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The Kavanaugh Confirmation Motivated Me To Rejoin The Republican Party

Something about the Brett Kavanaugh circus these past two weeks made me reconsider staying on the sidelines. The new low in political gamesmanship disturbed me.


“Saturday Night Live’s” Brett Kavanaugh cold open was the final straw. I’d been seriously mulling it over for more than a week before I made a few clicks on the Colorado secretary of state’s website to end my two-year hiatus from the GOP.

I was happy in my self-imposed exile. Like other Never Trumpers, during the last election I needed to put some distance between me and the GOP candidate. I’d been with the GOP for the better part of a quarter-century. I’d come to believe that my party cared more about virtue and character than the Democratic Party did. That was the lesson I’d taken from President Bill Clinton’s presidency.

So when Donald Trump won the nomination, I felt I’d been deceived. I learned that power matters most to most people most of the time, party affiliation notwithstanding.

So why did the Kavanaugh confirmation battle lead me back to the GOP? I wasn’t planning on returning anytime soon. Being outside of a major party gave me the freedom to criticize both camps. I could champion principles and ideas rather than the party line.

I didn’t have to try and justify despicable comments about “sh-thole” countries, attacks on the press, or the growing federal deficit. I could even like a capable, moderate Democrat on occasion, like Colorado Gov. John Hickenlooper, without feeling like I was cheating on my dance partner.

Something about the Kavanaugh circus these past two weeks, however, made me reconsider staying on the sidelines. The new low in political gamesmanship disturbed me. Don’t like a nominee’s jurisprudence? Leak an allegation prior to the vote. Demand the accuser’s sex be taken more seriously than the evidence. Tell a woman who shows emotion she is brave, but accuse a man who shows emotion of lacking judgement.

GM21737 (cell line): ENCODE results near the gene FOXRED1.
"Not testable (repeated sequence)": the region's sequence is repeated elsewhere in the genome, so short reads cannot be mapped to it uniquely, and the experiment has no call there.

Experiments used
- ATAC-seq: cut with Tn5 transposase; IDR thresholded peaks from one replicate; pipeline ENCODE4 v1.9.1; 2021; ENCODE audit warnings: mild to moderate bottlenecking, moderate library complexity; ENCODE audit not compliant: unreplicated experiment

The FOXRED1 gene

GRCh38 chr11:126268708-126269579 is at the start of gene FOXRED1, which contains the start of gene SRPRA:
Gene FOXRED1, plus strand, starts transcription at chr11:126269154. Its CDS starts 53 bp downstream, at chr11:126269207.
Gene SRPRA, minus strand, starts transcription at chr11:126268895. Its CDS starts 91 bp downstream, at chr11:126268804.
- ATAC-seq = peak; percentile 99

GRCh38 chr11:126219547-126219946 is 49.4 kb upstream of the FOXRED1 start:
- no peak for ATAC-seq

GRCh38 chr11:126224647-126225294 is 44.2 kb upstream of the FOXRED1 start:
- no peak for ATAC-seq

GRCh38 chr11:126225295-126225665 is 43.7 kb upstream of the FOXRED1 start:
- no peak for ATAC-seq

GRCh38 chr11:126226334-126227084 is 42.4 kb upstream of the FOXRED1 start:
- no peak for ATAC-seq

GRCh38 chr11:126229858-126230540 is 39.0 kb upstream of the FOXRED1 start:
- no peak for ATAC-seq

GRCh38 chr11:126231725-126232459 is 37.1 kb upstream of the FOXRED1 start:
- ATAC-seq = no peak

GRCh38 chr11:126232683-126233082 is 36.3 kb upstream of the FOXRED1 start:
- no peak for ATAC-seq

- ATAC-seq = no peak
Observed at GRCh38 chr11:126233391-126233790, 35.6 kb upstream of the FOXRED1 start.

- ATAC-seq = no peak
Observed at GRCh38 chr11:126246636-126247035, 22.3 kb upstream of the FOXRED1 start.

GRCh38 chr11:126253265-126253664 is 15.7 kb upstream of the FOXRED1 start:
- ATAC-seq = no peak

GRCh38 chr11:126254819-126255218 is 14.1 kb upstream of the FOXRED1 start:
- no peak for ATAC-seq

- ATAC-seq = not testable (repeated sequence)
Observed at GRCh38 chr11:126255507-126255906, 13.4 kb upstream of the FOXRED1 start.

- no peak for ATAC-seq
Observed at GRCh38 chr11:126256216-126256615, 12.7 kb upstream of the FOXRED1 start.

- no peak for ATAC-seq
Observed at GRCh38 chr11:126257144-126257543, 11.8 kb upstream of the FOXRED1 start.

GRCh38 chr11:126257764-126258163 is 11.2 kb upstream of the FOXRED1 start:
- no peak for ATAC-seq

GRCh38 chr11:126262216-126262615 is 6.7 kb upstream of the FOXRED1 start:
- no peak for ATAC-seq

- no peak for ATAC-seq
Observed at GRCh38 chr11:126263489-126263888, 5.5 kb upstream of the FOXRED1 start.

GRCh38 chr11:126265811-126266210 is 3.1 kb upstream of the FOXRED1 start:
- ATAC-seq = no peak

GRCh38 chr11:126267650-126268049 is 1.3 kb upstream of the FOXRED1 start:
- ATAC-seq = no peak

Consider the accused guilty until proven innocent. Judge a sober, middle-aged adult by his teen beer consumption. Insist on an FBI investigation then dismiss its findings because they don’t support the narrative. Demand that the opinion of enraged activists and Hollywood actors count more than weeks of hearings. Mob the capitol. Make Kavanaugh atone for every sexual assault that has gone unpunished. Consider revenge an acceptable substitute for justice whose recipient need not be guilty, just available.

Something about that ever-changing narrative made me suspicious of other motives. An allegation of teen sexual assault from 36 years ago quickly morphed into something worse. A liberal friend asked me how I could support a rapist who had tried to choke his victim. Huh?

Then Kavanaugh was accused of orchestrating rape parties in high school and being a pervert in college. When no evidence could be found to substantiate Christine Blasey Ford’s claim and no one took the pathetic second or third allegations seriously, the story changed again. Kavanagh was portrayed as an unhinged adult unwilling to admit his teen drinking problem. In the end, the only allegation that stuck was that Kavanaugh threw ice at someone 30-plus years ago. All of this for airborne ice? Or could it be they just don’t like his jurisprudence?

The changing narrative, the double standards, and the unethical gamesmanship by one group motivated me to rejoin the other. I’m no longer naïve; neither party has a monopoly on virtue or vice. People are people. The decent and the corrupt belong to both camps.

Parties are imperfect vehicles for advancing ideas and policies. Perhaps one can influence the direction of a party better from the inside than from without. Who knows? In the meanwhile, I had to push back against an injustice by being part of something bigger than myself.